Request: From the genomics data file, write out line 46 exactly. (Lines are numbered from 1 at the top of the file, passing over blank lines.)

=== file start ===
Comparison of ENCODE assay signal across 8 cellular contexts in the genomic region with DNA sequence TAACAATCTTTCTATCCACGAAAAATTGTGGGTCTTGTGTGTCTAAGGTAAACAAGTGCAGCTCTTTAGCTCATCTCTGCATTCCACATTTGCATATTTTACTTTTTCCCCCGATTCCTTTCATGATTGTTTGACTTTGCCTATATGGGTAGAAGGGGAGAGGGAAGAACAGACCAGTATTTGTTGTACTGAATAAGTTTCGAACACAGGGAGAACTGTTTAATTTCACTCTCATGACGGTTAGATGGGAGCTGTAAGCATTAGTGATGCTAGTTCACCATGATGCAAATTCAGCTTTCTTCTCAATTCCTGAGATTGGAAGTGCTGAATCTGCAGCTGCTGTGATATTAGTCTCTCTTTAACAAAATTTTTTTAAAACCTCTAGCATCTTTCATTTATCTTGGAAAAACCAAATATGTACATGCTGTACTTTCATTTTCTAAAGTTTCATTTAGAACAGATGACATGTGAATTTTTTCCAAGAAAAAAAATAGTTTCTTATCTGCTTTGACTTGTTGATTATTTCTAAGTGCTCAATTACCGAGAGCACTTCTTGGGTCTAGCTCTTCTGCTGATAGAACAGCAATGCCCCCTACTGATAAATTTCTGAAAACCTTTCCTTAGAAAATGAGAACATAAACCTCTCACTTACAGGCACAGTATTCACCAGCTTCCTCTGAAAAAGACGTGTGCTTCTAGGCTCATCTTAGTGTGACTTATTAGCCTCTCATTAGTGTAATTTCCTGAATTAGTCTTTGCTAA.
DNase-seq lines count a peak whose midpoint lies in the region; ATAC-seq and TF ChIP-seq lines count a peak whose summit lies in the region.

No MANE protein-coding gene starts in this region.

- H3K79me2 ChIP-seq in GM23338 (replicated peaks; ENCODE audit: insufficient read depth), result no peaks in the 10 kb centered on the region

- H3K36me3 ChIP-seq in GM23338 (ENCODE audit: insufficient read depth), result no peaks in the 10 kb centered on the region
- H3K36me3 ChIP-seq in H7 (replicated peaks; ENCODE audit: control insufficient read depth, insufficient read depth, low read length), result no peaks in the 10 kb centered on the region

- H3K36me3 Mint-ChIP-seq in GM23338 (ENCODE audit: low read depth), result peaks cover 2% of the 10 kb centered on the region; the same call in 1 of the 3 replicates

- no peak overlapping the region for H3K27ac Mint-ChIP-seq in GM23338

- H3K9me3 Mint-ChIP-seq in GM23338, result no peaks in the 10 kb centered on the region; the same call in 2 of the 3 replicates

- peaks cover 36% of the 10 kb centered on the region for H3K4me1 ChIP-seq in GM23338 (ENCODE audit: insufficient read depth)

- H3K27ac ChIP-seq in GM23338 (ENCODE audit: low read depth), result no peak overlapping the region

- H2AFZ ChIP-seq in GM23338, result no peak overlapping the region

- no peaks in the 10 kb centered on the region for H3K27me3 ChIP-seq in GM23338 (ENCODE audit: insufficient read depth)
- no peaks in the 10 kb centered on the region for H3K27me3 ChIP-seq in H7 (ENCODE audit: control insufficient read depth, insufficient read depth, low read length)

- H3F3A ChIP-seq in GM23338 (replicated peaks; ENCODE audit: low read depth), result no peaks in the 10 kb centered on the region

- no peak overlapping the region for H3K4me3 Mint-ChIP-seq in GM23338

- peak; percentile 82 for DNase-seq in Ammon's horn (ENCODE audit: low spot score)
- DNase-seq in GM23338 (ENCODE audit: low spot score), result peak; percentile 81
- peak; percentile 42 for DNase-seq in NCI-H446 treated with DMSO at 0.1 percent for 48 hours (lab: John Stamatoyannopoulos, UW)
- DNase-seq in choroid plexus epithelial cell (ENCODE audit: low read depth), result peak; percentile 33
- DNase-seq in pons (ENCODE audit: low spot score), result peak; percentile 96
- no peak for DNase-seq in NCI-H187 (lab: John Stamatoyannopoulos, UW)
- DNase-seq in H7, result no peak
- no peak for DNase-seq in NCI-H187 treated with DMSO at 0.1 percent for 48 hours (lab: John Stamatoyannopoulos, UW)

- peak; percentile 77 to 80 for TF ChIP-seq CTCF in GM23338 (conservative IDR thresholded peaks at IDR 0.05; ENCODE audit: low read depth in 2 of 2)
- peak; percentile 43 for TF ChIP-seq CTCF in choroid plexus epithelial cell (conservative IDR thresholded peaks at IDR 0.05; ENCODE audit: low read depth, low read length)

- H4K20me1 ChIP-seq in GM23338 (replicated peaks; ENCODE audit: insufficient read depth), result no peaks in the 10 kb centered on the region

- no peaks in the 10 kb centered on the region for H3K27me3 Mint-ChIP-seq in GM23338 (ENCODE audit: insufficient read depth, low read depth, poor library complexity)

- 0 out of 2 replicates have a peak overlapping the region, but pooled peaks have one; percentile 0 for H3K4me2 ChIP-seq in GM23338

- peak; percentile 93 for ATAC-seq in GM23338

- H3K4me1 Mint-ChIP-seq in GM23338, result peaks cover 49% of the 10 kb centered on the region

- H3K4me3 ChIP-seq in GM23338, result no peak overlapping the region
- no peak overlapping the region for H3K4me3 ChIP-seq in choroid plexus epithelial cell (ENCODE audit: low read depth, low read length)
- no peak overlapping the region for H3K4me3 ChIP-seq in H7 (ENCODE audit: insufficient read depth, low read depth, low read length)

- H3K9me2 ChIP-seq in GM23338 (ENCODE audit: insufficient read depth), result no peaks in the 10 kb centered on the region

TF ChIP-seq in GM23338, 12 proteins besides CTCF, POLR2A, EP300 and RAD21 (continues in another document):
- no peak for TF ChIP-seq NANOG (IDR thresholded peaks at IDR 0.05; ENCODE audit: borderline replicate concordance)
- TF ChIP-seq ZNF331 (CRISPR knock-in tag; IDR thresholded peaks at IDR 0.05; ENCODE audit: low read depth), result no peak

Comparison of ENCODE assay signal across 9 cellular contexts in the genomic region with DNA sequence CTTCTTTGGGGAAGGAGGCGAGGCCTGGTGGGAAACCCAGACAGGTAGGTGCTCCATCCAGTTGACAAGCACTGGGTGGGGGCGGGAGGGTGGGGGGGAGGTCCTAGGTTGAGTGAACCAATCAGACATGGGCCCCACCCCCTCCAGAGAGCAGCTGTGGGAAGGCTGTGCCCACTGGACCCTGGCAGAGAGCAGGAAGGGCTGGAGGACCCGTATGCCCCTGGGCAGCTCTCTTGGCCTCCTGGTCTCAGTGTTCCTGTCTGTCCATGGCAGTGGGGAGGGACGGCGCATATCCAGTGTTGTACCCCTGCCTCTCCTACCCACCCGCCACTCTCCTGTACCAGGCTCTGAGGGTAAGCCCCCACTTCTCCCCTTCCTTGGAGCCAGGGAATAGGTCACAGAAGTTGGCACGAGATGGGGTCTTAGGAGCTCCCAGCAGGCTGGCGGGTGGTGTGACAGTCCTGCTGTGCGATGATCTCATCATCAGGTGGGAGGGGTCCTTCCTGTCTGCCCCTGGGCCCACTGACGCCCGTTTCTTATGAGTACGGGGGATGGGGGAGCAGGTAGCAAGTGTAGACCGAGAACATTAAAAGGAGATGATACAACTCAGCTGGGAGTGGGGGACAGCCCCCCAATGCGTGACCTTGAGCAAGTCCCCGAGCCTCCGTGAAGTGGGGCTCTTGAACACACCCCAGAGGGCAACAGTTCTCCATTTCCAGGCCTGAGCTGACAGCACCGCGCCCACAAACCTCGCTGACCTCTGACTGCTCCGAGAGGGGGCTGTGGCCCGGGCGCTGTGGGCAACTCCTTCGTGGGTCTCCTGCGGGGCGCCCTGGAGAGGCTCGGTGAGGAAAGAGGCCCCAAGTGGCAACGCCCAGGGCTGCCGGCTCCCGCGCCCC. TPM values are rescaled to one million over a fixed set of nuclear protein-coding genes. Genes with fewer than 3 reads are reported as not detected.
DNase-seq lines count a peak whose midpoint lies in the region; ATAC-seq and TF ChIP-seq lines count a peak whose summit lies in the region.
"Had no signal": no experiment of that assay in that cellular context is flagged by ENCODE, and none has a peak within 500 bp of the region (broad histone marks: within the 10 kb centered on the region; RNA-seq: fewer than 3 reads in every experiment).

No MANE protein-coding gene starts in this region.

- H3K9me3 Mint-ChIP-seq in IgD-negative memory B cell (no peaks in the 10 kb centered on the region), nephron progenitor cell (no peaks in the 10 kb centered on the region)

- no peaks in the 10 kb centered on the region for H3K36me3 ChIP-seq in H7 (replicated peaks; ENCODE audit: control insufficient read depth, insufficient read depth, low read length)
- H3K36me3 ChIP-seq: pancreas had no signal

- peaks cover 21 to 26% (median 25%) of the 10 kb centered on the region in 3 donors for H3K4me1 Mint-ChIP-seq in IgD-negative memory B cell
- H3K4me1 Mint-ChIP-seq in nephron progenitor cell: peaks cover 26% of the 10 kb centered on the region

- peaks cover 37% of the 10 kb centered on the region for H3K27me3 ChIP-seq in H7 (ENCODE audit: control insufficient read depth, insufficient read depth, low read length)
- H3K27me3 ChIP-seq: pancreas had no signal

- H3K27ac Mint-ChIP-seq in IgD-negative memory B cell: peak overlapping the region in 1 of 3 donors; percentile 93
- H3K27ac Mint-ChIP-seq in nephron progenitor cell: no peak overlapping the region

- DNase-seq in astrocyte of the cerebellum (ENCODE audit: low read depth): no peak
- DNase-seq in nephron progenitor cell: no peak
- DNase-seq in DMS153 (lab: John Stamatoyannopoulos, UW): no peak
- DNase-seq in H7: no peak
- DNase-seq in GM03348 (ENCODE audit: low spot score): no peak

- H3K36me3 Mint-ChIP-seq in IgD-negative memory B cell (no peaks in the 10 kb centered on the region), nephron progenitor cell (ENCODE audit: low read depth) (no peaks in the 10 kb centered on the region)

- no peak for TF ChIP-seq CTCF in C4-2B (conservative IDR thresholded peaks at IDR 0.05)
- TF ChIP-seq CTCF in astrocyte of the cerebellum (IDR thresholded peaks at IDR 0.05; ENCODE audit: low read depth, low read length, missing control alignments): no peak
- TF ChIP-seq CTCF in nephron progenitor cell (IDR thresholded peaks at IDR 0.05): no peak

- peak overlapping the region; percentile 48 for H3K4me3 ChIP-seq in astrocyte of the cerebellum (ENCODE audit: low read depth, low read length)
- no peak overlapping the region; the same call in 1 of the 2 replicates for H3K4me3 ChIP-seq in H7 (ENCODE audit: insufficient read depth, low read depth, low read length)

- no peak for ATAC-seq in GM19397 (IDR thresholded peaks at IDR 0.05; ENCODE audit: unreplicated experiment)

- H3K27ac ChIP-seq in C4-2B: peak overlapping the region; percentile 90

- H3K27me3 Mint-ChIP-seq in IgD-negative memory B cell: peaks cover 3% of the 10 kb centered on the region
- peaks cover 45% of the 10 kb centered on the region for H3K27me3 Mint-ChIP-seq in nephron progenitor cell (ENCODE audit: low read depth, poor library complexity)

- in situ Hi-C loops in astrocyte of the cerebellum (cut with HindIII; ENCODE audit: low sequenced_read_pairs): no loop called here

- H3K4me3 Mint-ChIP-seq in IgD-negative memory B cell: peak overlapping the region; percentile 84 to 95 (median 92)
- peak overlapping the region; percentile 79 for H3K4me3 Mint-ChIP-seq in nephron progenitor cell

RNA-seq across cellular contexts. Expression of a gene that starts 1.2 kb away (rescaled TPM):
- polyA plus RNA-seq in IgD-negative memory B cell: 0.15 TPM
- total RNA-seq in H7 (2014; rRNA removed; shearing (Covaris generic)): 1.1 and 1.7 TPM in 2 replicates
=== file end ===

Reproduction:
- peaks cover 21 to 26% (median 25%) of the 10 kb centered on the region in 3 donors for H3K4me1 Mint-ChIP-seq in IgD-negative memory B cell